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Psychological Science, 3rd Edition Michael Gazzaniga Todd Heatherton Diane Halpern . Thinking and Intelligence. 8. Questions to Consider:. How Does the Mind Represent Information? How Do We Make Decisions and Solve Problems? How Do We Understand Intelligence? .

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questions to consider
Questions to Consider:

How Does the Mind Represent Information?

How Do We Make Decisions and Solve Problems?

How Do We Understand Intelligence?

how does the mind represent information
How Does the Mind Represent Information?
  • Mental Images Are Analogical Representations
  • Concepts Are Symbolic Representations
  • Schemas Organize Useful Information about Environments
learning objectives
Learning Objectives

Explain the difference between analogical and symbolic representations and provide examples of each.

Describe how concepts and scripts can positively and negatively affect how we think.

how does the mind represent information1
How Does the Mind Represent Information?
  • Our thoughts consist of mental representations of the objects and events we learn about in our environments
  • The two basic types of representation are analogical and symbolic
mental images are analogical representations
Mental Images Are Analogical Representations
  • Thoughts can take the form of visual images
  • Analogical representations have some characteristics of actual objects
  • Mental visual imagery involves the same underlying brain processes involved in seeing the external world
  • Symbolic knowledge affects the ways we use visual imagery
slide8

(a) Analogical representations, such as this picture of a violin, have some characteristics of the objects they represent. (b) Symbolic representations, such as the word violin, are abstract and do not have relationships to the objects.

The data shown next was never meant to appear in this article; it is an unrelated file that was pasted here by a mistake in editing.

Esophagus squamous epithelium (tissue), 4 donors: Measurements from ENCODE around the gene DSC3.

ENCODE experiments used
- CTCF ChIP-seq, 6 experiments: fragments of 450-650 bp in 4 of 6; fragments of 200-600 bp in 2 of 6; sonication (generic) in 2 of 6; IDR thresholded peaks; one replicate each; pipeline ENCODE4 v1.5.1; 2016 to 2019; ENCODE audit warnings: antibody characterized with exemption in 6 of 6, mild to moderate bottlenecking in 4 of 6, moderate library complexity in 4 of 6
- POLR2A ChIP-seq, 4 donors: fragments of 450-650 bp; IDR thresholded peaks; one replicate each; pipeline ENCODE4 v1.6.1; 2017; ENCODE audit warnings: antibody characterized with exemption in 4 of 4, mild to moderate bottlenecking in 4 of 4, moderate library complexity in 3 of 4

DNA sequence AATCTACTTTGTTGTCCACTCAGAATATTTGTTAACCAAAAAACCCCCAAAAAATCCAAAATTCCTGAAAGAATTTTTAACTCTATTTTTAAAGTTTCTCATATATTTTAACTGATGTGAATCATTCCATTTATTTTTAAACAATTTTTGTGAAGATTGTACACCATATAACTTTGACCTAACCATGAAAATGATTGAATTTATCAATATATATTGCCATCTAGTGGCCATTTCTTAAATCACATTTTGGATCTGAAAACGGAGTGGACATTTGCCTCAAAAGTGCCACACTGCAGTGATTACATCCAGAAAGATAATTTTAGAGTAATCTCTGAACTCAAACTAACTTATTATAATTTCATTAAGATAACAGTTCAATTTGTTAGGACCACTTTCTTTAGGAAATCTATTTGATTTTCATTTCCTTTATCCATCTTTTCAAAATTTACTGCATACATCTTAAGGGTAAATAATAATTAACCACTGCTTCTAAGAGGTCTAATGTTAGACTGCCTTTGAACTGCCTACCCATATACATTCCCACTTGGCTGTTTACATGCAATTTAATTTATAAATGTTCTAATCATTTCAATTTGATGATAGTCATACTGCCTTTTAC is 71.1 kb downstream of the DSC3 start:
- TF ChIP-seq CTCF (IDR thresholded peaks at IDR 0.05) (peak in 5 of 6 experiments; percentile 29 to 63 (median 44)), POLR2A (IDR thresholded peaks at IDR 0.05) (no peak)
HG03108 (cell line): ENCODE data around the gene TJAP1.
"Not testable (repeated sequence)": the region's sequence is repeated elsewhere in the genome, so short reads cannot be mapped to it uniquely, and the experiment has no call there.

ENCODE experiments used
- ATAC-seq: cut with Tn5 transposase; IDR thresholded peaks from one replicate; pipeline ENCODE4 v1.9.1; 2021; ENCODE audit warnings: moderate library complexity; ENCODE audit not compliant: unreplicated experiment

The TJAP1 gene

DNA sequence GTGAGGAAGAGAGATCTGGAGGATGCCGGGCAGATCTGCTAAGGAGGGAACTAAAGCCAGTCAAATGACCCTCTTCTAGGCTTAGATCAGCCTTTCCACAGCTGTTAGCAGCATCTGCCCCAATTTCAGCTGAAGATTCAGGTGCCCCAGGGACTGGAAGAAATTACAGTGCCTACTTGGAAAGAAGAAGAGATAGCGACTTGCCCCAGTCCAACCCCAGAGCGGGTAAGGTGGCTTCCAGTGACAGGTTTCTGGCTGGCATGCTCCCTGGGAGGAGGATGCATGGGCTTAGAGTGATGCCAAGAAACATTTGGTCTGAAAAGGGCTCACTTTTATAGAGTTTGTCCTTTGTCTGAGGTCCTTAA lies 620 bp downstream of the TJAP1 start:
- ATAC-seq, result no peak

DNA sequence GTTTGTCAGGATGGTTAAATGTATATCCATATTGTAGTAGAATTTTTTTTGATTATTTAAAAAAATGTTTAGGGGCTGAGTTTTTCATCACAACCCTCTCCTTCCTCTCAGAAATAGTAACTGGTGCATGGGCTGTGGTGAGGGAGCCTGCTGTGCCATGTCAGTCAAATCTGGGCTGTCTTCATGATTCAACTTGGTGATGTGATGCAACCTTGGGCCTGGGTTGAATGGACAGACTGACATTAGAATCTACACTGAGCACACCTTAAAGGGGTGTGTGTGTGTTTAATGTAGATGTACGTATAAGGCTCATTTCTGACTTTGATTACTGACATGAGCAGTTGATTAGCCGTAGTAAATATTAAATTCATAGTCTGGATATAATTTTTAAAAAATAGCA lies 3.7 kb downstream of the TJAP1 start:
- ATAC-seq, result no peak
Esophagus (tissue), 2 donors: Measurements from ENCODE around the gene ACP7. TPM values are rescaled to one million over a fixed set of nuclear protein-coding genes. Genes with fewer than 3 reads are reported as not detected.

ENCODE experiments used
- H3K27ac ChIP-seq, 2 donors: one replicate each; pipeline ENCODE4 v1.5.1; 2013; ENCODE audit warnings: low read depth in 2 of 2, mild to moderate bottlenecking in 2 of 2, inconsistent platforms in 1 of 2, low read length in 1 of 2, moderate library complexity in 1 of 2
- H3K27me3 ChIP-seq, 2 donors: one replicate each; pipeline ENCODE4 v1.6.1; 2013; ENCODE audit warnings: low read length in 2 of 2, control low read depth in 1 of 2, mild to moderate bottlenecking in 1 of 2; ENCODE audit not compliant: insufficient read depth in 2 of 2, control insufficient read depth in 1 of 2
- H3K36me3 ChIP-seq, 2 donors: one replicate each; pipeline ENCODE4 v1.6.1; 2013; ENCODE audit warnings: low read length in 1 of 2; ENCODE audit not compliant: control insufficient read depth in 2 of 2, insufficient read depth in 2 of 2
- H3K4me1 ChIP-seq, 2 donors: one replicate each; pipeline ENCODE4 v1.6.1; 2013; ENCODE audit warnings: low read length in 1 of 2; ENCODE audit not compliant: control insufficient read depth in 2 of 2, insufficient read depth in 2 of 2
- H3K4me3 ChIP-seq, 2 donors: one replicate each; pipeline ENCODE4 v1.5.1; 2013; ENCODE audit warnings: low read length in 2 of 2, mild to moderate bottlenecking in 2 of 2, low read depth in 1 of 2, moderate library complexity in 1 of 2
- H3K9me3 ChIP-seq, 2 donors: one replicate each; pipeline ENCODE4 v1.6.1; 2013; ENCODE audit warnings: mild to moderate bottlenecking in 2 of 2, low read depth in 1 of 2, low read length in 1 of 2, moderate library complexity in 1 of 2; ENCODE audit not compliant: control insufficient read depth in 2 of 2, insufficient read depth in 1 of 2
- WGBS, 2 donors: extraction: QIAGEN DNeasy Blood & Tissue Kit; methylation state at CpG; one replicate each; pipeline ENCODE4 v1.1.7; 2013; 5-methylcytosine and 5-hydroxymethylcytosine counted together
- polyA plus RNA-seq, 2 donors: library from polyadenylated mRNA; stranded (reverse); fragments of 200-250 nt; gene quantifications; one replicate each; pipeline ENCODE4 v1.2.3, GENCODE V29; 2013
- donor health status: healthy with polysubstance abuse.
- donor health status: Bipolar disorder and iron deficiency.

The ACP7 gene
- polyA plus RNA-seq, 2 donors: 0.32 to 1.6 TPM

concepts are symbolic representations
Concepts Are Symbolic Representations
  • Concepts are mental representations of subtypes of broad knowledge categories
    • The concept of cat, for example, is a subcategory of animals
  • Many categories have fuzzy boundaries
    • We have no simple way of telling a cat from a dog or a rat, for example, since conceptually they are similar (four-legged, hairy animals)
concepts are symbolic representations1
Concepts Are Symbolic Representations
  • Concepts may be formed by defining either attributes, prototypes, or exemplars
    • Defining attribute model
      • Concepts characterized by a list of features necessary to determine if an object is in a category
    • Prototype model
      • Best example for that category
    • Exemplar model
      • Any concept has no single best representation
slide14

In the defining attribute model, concepts are organized hierarchically, such that they can be superordinate or subordinate to each other. For example, horns and stringed instruments are subordinate categories of the superordinate category of musical instruments.

slide15

According to the prototype model, some itemswithin a group or class are more representative (or prototypical) of that category than areother items within that group or class.

schemas organize useful information about environments
Schemas Organize Useful Information about Environments
  • We develop schemas based on our real-life experiences
  • Scripts are schemas that allow us to infer about the sequence of events in a given context
  • Scripts and schemas can be problematic
    • Gender roles
    • Dictated by culture
how do we make decisions and solve problems
How Do We Make Decisions and Solve Problems?
  • People Use Deductive and Inductive Reasoning
  • Decision Making Often Involves Heuristics
  • Critical Thinking Skill: Understanding How the Availability and Representativeness Heuristics Can Affect Thinking
  • Problem Solving Achieves Goals
learning objectives1
Learning Objectives

Distinguish among reasoning, decision making, and problem solving.

Explain how confirmation bias, affective forecasting, and framing can lead to errors in decision making.

people use deductive and inductive reasoning
People Use Deductive and Inductive Reasoning
  • People often use deductive and inductive reasoning to draw valid conclusions
    • Deductive reasoning is from the general to the specific
    • Inductive reasoning is from the specific to the general
people use deductive and inductive reasoning1
People Use Deductive and Inductive Reasoning
  • Deductive reasoning: